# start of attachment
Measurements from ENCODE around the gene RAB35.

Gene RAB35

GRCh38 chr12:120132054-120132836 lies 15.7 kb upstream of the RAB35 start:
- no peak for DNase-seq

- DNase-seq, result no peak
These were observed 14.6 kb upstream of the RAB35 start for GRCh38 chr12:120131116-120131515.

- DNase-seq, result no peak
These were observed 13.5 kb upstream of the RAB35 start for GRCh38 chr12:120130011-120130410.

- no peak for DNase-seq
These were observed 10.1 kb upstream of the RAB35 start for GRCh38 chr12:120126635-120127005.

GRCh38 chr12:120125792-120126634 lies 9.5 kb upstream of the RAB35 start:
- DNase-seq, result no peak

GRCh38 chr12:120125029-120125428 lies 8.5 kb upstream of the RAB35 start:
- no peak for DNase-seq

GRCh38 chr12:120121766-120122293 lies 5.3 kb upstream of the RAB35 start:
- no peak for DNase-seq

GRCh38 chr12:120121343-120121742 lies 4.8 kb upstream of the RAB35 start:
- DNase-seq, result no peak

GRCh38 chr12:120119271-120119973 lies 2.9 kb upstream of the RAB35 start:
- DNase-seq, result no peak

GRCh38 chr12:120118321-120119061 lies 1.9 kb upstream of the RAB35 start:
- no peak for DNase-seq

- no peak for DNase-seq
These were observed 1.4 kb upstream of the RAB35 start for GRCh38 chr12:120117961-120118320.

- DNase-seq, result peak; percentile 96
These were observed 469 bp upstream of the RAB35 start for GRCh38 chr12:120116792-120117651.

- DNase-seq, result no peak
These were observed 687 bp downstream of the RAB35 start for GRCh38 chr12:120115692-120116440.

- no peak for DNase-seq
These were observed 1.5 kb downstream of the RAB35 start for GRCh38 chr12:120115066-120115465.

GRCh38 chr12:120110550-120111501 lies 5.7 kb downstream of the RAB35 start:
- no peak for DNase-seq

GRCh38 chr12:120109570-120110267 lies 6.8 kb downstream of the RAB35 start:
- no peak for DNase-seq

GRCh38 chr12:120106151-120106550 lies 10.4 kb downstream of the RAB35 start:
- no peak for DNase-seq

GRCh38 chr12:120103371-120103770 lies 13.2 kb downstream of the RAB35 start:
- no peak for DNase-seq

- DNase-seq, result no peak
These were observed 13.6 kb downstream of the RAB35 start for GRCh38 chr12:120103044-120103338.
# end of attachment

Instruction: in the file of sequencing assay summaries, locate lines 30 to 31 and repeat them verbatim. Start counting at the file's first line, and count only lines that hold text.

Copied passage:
These were observed 1.5 kb downstream of the RAB35 start for GRCh38 chr12:120115066-120115465.

GRCh38 chr12:120110550-120111501 lies 5.7 kb downstream of the RAB35 start: